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**SOLUTION USING THEVENIN’S THEOREM**

Working out resistor currents in unbalanced bridge circuits can be frustrating, especially when depending entirely on Kirchoff laws to do so. See Fig-1 below. However, one can employ other mathematical tools like Thevenin and Norton equivalents called “Source Transformations” to make the task easier. For example, Thevenin’s Theorem states that any complex linear circuit can be simplified to an equivalent voltage source and series resistor connected to a load resistor. (See Fig-1A below) Left click on this slide to see how this is done.

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Procedure: Call Rx the Load Resistor (See Fig-1 below) Remove Rx and calculate the Voltage potential between A & B This is the equivalent Voltage source. (See Fig-2 below) Place a short across 100V and calculate resistance between A & B This result is the equivalent series resistance. (See fig-3 below) Draw the series equivalent circuit and calculate the Rx current (See Fig.4 below) This result, 0.98A, is the current through Rx. Since the current through Rx (0.98A) is now known, the remaining currents in Fig-1 can be easily calculated using Kirchoff Laws.

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KIRCHOFF LAWS Kirchoff’s Current Law: The sum of all currents entering a node must be equal currents leaving the node. Kirchoff Voltage Law: The sum of the voltages around a closed loop must equal to zero. To set up the problem draw the circuit and make notations as follows: Draw the circuit and enter Volts and resistance values (see Fig-5) Using conventional current flow (+ to -) enter arrows indicating direction of current flow in all resistors Label unknown currents I1, I2, & I3 through R1, R2, & R3 respectively Label R4 current as (I1 - I3 ) & R5 current as (I2 + I3)

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KIRCHOFF LAWS Since there are 3 unknowns currents (I1, I2 & I3), select 3 loops in Fig-5 and from these, develop 3 equations to be used for working out I1, I2 & I3. Loop 1: 100V, R1 & R4 Loop 2: 100V, R2 & R5 Loop 3: R1, R2 & R3 Eq. 1: – R1 I1 – R4(I1 – I3) = 0 Eq. 2: – R2 I2 – R5(I2 + I3) = 0 Eq. 3: R1 I1 + R3 I3 –R2 I2 = 0 Substitute resistor values for R1, R2 & R3 Eq. 1A: – 12 I1 – 24(I1 – I3) = 0 Eq. 2A: – 36 I2 – 18(I2 + I3) = 0 Eq. 3A: I I3 –36 I2 = 0

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**KIRCHOFF LAWS From previous slide**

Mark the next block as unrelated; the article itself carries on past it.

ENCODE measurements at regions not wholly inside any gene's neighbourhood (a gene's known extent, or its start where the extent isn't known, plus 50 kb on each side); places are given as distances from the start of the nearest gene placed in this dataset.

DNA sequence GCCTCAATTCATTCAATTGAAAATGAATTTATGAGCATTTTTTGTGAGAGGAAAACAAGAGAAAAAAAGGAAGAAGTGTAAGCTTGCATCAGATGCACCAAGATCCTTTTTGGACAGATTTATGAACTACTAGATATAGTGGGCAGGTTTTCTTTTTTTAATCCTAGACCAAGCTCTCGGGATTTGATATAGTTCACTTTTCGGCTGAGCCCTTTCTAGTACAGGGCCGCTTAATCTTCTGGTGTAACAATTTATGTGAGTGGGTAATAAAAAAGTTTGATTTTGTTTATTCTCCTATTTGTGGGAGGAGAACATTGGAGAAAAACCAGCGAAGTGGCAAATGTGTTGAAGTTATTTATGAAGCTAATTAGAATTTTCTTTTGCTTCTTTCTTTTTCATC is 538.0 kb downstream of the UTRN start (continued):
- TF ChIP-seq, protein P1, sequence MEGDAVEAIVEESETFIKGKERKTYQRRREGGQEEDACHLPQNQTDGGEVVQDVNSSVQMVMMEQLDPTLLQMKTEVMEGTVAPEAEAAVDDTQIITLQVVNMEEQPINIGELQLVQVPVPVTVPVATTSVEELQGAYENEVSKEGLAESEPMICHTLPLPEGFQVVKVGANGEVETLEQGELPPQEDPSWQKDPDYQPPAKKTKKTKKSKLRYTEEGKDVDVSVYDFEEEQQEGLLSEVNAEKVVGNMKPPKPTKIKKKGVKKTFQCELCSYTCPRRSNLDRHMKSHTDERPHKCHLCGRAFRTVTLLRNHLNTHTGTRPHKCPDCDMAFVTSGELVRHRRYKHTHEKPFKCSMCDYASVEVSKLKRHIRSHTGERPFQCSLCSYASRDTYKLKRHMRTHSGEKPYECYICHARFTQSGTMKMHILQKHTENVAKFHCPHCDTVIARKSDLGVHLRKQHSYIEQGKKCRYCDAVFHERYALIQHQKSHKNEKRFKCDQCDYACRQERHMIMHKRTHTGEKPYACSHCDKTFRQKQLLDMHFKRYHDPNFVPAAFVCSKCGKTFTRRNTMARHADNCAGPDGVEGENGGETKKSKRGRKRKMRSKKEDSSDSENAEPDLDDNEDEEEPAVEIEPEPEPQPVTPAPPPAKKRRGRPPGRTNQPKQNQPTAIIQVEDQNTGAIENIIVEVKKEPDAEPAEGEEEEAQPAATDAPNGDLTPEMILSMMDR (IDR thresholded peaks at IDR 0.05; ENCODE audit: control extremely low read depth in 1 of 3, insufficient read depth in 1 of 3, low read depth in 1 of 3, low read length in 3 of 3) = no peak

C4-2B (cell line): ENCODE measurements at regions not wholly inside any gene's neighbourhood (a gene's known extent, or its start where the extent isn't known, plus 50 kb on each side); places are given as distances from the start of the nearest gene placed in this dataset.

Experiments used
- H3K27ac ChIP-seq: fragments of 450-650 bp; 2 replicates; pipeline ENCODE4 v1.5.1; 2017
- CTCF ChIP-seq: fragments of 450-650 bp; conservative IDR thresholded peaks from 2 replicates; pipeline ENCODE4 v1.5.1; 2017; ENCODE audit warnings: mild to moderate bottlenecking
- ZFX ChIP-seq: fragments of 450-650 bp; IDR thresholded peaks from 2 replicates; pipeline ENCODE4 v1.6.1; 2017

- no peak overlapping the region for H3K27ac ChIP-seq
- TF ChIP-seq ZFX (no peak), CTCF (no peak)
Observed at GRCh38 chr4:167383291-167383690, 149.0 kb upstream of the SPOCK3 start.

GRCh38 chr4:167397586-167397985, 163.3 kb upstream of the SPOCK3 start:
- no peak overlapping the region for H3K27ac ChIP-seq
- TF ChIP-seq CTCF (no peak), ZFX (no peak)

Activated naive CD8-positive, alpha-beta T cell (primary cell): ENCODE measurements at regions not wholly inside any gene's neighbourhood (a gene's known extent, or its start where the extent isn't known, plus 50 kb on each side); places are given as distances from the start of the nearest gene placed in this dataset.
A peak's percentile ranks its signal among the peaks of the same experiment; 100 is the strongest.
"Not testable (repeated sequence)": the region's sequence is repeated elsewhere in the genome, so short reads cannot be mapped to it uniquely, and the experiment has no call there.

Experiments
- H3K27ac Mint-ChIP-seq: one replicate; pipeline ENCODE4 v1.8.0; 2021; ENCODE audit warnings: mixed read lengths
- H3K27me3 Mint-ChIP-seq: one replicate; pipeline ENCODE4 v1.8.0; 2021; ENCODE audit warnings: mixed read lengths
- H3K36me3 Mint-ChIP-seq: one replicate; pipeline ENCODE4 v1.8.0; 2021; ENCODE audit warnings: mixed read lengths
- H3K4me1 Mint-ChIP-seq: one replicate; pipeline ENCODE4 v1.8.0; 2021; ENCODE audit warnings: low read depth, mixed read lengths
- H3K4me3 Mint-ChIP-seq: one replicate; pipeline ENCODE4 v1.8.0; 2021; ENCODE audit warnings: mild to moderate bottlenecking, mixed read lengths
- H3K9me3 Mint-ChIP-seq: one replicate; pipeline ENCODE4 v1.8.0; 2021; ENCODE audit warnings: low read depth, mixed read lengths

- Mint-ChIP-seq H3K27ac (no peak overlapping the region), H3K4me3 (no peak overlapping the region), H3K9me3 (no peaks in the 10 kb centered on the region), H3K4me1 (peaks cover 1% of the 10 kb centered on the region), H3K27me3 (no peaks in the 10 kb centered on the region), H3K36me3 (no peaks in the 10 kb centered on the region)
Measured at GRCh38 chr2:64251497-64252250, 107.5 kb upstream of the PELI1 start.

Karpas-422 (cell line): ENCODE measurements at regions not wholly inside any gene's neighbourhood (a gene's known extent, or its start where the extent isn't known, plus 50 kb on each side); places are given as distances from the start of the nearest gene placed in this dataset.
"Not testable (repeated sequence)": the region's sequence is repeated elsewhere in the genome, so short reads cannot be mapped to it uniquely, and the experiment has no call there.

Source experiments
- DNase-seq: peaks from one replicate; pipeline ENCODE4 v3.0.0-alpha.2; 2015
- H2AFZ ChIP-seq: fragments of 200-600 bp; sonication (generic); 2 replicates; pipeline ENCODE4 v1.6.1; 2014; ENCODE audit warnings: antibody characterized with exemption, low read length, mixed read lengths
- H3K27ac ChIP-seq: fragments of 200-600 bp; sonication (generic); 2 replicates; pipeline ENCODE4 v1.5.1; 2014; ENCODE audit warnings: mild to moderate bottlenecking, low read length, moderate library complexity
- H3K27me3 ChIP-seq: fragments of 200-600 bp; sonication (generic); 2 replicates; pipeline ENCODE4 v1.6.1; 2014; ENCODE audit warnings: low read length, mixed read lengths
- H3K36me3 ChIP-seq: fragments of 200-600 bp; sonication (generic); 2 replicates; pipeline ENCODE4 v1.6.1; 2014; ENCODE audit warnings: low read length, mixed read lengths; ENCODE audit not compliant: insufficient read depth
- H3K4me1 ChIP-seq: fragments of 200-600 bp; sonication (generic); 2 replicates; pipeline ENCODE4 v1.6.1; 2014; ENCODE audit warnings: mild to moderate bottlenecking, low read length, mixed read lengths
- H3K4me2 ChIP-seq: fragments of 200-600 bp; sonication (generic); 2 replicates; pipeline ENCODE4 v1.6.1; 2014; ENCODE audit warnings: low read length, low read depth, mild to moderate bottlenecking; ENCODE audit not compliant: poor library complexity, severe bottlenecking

Eq. 1A: – 12 I1 – 24(I1 – I3) = 0 Eq. 2A: – 36 I2 – 18(I2 + I3) = 0 Eq. 3A: I I3 –36 I2 = 0 Expand to get rid of parentheses Eq. 1B: – 12 I1 – 24I1 + 24I3 = 0 Eq. 2B: – 36 I2 – 18I2 – 18I3 = 0 Eq. 3B: I I3 –36 I2 = 0 Consolidating we get: Eq. 1C: – 36 I I3 = Eq. 2C: – 54 I2 – 18 I3 = Eq. 3C: I I3 –36 I2 = 0 We have 3 simultaneous equations with 3 unknowns to find I1, I2 & I3. Now the fun begins.

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From previous slide Eq. 1C: – 36 I I3 = Eq. 2C: – 54 I2 – 18 I3 = Eq. 3C: I I3 –36 I2 = 0 These 3 equations can be reduced to two equations with two unknown currents using traditional algebra. The procedure is as follows: Multiply Eq. 1C through by 18: 18(100 – 36 I I3 = 0) to get: Eq. 1D: – 648 I I3 =0 Multiply Eq. 2C through by 24: 24(100 – 54 I2 – 18 I3 = 0) to get D: – 1296 I2 – 432 I3 =0 By Adding Eq. 1D to Eq. 2D we get: – 648 I1 – 1296 I2 or Eq. 4A: 4200 = 648 I I2 (One of 2 equations with 2 unknowns) Repeat procedure using eq. 2C & 3C to get the other equation with 2 unknowns

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KIRCHOFF LAWS Eq. 2C: – 54 I2 – 18 I3 = Eq. 3C: I I3 –36 I2 = 0 Multiply Eq. 2C by 14 to get 14 (100 – 54 I2 – 18 I3 = 0) or: Eq. 2E: – 756 I2 – 252 I3 = 0 Multiply Eq. 3C by 18 to get 18(12 I I3 –36 I2 = 0) or: Eq. 3E: I I3 – 648 I2 = 0 Add Eq. 3E to Eq. 2E to get I1 – 1404 I2 or Eq. 4B: 1400 = – 216 I I2 (The 2nd Equation with 2 unknowns So now we have: Eq. 4A: 4200 = 648 I I2 Eq. 4B: = – 216 I I2 Multiply Eq. 4A by 1404 to get: Eq. 5A = – I I2 Multiply Eq. 4B by 1296 to get: Eq: 5B = I I2 Subtract Eq.5A from Eq. 5B to get: = I1 or I1 = 3.43A

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KIRCHOFF LAWS We calculated I1 = 3.43A going through R1. I3 Should be easy to find. Using the 100V, R1 R4 loop we get: 100 = (12 x 3.43) + 24( I3) or 100 = –24 I3 or I3 = I3 = / 24 = A ~ 0.98A As you can see from the above application of Kirchoff Laws, it takes a good working knowledge of Algebra and a close watch on the details. Even with these qualities, there are many pitfalls on the way to a solution: getting the signs wrong, arithmetic errors, misplacement of variables etc. I don’t think I want to ever repeat such an exercise again. When ever possible, choose the Thev enin Voltage equivalents or the Norton Current equivalents.

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